Titel: Customs and Excise: Trade, Production, and Consumption in England, 1640-1845
Autor/en: William J. Ashworth
OXFORD UNIV PR
Oktober 2003 - gebunden - 416 Seiten
Ashworth traces the growth of customs and excise, and their integral role in shaping the framework of industrial England. He examines their influence on elements such as state power, technical advance, and the evolution of a consumer society. If there was a unique pathway of industrialization, it was less a distinct entrepreneurial and techno-centric culture, than one predominantly defined within an institutional framework spearheaded by the excise and a wall of tariffs.
Abbreviations; Acknowledgements; Introduction; PART I: CONSUMING THE PEOPLE; 1. The Emergence of Public Credit: War, Revenue, and High Politics; 2. The "Consumptibility" of Goods: Customs, Excise, and Trade; 3. The Equitable Tax?; 4. Liberty, Property, and the Excise; PART II: THE "DEVIL'S REMEDY"; 5. Delusion? Public Credit, Trust, and the Excise; 6. The Introduction of the Excise; 7. "His leering eyes gives such a look": The World of Excise; PART III: AN IMPOLITE AND COMMERCIAL PEOPLE - THE COMMON ECONOMY; 8. Life on the Waterfront; 9. Pilfering, Custom Fees, and Renumeration; 10. Smuggling; 11. Free Trade, Transport, and Concealment; PART IV: EXCISE, FRAUD, AND PRODUCTION; 12. Drink and Food; 13. Candles, Soap, Salt, Starch, Leather, Paper, Textiles, and Glass; PART V: SHAPING AND REGULATING THE MARKET; 14. Measurement, Instrumentation, and Alcohol Standards; 15. Revenue, Metrology, and Casks; 16. The Incarceration, Adulteration, and Policing of Taxed Goods; PART VI: DISMANTLING THE FISCAL-MILITARY STATE; 17. The Limits of Taxation and the Politics of Representation; 18. Revenue, "Old Corruption", and Manufacturing Interests; 19. "Simplicity, Uniformity, and Perspicuity"; 20. "The Calcio Millennium"; Index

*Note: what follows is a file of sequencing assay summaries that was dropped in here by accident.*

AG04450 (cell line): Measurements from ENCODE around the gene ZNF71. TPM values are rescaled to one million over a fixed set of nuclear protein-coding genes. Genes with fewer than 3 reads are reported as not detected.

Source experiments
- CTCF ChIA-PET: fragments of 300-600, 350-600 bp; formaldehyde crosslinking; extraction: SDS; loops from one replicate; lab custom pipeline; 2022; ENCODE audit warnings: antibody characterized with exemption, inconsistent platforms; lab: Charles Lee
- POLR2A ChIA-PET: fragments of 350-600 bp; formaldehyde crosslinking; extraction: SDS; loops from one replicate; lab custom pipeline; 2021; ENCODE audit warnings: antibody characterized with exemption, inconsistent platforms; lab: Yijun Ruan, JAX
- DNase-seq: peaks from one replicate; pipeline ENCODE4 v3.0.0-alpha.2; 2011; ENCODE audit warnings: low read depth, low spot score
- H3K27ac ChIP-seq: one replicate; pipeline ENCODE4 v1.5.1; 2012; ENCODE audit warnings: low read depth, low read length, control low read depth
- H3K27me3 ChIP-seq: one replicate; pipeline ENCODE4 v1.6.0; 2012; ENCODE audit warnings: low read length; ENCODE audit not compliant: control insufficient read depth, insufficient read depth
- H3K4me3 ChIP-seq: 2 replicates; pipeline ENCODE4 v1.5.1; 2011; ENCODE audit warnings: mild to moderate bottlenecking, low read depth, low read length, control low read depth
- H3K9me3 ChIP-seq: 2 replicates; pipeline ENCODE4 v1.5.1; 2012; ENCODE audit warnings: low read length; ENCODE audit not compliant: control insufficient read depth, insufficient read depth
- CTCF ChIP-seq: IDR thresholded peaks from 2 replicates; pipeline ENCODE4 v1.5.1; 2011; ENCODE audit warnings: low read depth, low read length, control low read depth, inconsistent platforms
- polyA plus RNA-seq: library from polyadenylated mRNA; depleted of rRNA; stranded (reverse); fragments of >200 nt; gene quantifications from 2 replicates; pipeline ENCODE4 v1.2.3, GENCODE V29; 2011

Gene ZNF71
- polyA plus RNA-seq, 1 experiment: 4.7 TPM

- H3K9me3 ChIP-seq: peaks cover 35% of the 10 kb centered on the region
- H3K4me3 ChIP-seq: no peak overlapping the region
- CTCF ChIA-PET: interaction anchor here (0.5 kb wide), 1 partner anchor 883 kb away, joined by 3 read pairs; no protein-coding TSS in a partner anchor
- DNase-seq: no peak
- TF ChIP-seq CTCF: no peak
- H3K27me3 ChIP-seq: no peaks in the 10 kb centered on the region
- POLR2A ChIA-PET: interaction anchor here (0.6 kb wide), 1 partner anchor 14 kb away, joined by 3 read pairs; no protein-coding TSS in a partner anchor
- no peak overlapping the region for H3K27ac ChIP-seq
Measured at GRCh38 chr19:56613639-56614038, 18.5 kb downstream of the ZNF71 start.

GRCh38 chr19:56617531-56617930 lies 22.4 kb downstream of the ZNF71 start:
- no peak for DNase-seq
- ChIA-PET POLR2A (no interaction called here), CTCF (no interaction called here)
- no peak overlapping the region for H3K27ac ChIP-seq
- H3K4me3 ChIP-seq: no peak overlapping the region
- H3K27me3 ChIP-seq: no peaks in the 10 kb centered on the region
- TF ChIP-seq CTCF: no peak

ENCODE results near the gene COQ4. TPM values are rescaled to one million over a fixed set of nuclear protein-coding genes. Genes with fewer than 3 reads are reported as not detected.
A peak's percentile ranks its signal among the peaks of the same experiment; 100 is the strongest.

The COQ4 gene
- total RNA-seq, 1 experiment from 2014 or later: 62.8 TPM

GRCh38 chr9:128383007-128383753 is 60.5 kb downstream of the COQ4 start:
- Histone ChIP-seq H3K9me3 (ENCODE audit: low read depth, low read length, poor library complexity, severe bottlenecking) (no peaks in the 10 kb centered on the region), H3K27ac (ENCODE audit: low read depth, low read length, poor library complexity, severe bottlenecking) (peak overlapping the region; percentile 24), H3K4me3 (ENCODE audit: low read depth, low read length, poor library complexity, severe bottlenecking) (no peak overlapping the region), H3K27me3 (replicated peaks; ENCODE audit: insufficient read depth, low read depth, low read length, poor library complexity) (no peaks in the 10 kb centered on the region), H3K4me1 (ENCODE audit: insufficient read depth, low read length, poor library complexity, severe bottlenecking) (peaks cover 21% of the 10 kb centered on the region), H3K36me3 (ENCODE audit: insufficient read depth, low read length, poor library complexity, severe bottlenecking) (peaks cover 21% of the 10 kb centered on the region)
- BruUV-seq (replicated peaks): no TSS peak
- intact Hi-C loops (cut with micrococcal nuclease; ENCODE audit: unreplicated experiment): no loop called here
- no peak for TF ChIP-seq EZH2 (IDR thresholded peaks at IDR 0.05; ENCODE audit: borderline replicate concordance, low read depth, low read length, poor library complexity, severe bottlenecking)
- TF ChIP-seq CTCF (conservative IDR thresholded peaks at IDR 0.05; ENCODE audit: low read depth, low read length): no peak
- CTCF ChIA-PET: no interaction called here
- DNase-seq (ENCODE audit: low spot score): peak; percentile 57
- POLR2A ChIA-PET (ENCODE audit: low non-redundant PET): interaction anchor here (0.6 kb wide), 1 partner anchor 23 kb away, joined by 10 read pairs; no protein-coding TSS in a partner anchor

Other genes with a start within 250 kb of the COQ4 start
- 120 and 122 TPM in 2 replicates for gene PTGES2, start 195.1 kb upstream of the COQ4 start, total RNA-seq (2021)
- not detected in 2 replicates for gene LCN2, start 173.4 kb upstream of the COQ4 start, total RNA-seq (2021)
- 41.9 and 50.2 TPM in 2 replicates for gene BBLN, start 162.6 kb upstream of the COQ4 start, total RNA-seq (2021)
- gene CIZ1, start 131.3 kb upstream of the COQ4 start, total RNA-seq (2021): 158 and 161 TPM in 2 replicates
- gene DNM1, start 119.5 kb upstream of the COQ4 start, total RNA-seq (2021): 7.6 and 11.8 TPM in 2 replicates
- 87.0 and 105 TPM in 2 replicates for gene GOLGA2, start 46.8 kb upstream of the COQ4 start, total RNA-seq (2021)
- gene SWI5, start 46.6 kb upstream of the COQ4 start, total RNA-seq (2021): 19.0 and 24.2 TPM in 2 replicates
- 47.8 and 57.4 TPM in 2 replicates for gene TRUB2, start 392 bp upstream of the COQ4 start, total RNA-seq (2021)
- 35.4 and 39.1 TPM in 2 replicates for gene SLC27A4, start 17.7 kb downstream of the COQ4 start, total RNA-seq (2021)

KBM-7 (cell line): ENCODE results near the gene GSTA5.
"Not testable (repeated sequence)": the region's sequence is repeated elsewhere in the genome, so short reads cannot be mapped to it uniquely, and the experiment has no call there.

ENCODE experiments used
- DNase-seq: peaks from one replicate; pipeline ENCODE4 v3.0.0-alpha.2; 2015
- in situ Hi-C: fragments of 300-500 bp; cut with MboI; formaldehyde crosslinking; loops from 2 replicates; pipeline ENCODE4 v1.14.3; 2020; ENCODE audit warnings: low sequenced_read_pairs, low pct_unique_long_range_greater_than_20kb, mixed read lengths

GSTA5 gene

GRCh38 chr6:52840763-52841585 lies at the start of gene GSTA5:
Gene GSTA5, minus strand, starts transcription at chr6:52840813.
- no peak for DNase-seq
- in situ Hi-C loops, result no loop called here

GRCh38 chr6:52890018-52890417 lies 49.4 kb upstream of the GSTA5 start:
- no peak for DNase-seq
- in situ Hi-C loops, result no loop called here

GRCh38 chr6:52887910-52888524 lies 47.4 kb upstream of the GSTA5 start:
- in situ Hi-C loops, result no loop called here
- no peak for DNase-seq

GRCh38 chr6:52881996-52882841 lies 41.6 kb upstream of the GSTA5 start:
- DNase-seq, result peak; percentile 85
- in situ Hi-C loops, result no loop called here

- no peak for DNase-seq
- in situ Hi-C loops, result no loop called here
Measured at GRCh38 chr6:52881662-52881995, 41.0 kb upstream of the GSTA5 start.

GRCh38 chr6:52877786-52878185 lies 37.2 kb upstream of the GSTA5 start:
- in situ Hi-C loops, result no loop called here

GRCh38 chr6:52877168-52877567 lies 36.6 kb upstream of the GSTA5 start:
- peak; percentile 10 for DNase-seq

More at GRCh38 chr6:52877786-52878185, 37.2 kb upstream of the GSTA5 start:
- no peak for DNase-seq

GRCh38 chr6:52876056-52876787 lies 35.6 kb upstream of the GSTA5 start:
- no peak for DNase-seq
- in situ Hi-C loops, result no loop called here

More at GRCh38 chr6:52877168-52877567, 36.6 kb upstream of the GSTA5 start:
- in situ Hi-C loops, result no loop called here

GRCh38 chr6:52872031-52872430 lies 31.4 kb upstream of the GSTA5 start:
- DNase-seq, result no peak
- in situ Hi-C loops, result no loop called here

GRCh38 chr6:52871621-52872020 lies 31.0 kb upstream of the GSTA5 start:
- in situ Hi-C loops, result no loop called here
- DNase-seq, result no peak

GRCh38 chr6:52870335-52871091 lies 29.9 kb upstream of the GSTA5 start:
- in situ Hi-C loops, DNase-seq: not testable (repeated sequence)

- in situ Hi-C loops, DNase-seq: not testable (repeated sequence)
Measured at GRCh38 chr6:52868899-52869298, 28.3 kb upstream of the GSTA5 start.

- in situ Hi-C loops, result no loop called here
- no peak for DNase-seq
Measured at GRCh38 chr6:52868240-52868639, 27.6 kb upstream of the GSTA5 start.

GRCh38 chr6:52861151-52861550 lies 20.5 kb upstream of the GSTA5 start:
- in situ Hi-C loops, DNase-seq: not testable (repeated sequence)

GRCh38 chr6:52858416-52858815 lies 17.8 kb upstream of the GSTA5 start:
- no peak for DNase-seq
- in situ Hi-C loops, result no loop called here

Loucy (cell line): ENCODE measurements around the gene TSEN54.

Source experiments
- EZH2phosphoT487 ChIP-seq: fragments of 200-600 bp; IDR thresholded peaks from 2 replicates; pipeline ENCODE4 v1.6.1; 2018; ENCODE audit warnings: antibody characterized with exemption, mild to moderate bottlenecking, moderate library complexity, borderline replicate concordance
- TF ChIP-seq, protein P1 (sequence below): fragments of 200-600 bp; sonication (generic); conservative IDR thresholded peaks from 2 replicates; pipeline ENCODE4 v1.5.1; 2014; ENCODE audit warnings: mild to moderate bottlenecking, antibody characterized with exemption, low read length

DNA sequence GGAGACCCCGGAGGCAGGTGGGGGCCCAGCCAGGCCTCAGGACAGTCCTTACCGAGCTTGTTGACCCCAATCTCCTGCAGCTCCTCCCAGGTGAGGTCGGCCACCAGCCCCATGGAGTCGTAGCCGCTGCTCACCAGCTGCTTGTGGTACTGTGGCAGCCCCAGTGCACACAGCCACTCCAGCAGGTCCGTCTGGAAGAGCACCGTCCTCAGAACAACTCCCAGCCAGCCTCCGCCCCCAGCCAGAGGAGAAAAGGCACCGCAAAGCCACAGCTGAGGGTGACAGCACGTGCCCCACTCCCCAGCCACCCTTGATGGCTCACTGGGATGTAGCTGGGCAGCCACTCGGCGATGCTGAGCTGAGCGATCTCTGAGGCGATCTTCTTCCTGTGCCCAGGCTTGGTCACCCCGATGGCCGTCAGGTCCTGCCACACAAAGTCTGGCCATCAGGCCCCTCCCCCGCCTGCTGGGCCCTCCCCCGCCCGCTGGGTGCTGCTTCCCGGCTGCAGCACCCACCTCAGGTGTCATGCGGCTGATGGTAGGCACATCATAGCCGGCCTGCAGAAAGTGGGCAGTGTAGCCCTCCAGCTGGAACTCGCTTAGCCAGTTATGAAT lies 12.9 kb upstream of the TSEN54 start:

Ashworth has provided a useful and comprehensive synthesis of current historiography and makes important and innovative contributions. This book complicates the relationship between economy and state and establishes that a history of either cannot be complete without a history of the mode of taxation. EH.NET Book Review William J. Ashworth has synthesized a wide range of secondary material to produce an important study of the interconnections between state formation, economic change, and government policythis is a book full of interest, locating new research findings in the context of a shrewd and frequently incisive command of a very diverse historiography...It deserves a wide readership. This book is impressive both in its chronological span and its attention to detail. Ashworth has undoubtedly made an important contribution to our understanding of the development of Britain's state institutions and economy. David Stasavage, American Historical Review, 110 Without a doubt, there is a great deal to admire in this book and the main ideas that Ashworth articulates provoke serious thoughtIt is scarcely an exaggeration to state that every researcher of inland and external trade will profit from reading the volume and learn something new about the organisation of commerce and the levying of taxation. S. D. Smith, Institute of Historical Research Electronic The book is interesting and in its density and proximity to the participants of the financial state England/Great Britain important and worth reading. Raingard Esser, Review Journal for the Sciences of Histor Ashworth's Customs and Excise is a valuable addition to the historiography on Britain in the early modern period. It offers a guide to the practices of the customs and excise, illuminating a central but often overlooked aspect of commercial and manufacturing life during this period. On a broader canvas, however, the history of customs and excise suggests ways of understanding the causal linkages between Britain's development as a fiscal-military state and its parallel emergence as an industrial power. John Smail, Enterprise and History, 6 Ashworth's accounts of the role of the excise in standardizing products, mathematizing measurements, and regulating manufacturing processes are fascinating contributions to the discussion of how science and scientific thinking penetrated government and society. James Jaffe, Technology and Culture, 46 Ashworth has written a model book well worth studying by anyone interested in any aspect of the long eighteenth century. David Hancock, Journal of Modern History, 79